Diagnosing the condition that is responsible for a person’s dementia can be difficult. A number of things may be needed to identify if a person has dementia. These include:
- tests, for example the Mini Mental State Examination
- scans, for example a CT Scan (computerized axial tomography)
- personal history from person and the person’s relatives
Diagnosing the type is important because:
- It gives an opportunity to take medication which might help. There are some dementia medications which may slow down the course of Alzheimer’s disease. Currently these are Aricept, Exelon and Reminyl and they all work in a similar way.
- It can help a person have an awareness of the likely progression of the disease
- A person can have greater awareness of what their diagnosis means to them
- Where the dementia has a genetic component this information could be helpful to other family members
Whatever type of dementia the person has it is important for a person to be given a diagnosis to provide an opportunity to:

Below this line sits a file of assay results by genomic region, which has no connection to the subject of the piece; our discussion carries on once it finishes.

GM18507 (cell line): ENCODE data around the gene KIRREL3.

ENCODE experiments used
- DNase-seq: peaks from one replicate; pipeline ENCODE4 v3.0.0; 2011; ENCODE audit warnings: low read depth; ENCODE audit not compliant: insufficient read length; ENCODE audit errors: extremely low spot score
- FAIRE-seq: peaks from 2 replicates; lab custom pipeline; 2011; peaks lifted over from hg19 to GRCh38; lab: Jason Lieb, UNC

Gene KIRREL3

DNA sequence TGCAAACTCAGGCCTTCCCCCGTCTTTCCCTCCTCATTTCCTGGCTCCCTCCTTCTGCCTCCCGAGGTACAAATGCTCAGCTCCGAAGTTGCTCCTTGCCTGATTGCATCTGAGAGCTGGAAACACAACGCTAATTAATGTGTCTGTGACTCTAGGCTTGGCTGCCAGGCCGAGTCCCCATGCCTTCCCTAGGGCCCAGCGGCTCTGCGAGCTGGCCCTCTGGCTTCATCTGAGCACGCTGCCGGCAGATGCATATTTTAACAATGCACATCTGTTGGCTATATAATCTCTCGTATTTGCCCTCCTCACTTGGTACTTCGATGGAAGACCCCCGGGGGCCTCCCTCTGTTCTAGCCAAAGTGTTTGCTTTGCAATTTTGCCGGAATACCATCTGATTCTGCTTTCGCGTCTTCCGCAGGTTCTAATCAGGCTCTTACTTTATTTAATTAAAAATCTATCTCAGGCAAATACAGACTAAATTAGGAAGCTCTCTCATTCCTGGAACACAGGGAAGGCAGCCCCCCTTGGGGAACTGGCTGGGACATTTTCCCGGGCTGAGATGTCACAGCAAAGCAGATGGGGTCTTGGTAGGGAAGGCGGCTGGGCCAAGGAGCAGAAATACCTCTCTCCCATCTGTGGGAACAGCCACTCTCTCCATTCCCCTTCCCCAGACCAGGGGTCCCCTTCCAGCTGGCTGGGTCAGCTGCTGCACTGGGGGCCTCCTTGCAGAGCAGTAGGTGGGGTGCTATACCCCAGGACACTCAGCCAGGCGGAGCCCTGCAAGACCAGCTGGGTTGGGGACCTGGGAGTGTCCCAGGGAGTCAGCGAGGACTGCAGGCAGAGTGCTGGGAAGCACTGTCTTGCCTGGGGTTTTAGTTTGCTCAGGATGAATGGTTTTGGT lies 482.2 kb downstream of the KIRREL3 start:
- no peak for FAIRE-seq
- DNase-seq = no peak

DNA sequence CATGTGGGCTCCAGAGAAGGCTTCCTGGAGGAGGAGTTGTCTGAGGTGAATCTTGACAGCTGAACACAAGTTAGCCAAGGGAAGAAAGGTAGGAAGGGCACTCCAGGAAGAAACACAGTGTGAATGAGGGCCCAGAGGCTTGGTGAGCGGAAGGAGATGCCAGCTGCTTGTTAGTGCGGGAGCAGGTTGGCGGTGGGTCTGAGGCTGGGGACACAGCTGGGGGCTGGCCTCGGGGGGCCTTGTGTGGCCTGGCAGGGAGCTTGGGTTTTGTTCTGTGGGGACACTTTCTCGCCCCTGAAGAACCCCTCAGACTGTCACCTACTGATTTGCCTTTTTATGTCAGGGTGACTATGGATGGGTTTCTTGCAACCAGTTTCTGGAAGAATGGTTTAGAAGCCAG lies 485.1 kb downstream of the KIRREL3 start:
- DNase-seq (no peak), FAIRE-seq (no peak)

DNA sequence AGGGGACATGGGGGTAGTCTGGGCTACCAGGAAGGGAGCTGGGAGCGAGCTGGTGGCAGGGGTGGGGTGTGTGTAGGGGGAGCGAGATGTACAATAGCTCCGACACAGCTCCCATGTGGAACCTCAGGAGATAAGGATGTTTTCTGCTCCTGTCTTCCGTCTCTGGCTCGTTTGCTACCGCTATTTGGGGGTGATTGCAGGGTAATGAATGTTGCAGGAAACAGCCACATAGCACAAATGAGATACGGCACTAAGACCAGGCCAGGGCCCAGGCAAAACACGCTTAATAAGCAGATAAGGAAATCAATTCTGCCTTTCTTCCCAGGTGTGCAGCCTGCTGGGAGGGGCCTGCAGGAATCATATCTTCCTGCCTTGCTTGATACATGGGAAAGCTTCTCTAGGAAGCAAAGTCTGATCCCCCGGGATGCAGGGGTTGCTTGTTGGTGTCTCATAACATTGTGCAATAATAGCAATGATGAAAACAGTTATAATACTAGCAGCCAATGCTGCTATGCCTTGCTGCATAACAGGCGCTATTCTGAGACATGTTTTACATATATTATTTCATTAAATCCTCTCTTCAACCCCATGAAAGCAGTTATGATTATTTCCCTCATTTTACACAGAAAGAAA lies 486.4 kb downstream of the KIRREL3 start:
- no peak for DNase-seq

- Plan for the future:
- Recording advance statements and/or advance decisions (where the person with dementia sets out how they want to be cared for in the future, what should happen to their finances and other personal requirements for when they may be too ill to make an informed decision).
- Making Lasting Powers of Attorney for finance or welfare.
- Find out what is available to build support networks and relationships for the person and the person’s family. This may include:
- Local groups such as ‘singing for the brain’
- Education opportunities about dementia.
- Access appropriate care and treatment, including social services support and relevant benefits where appropriate.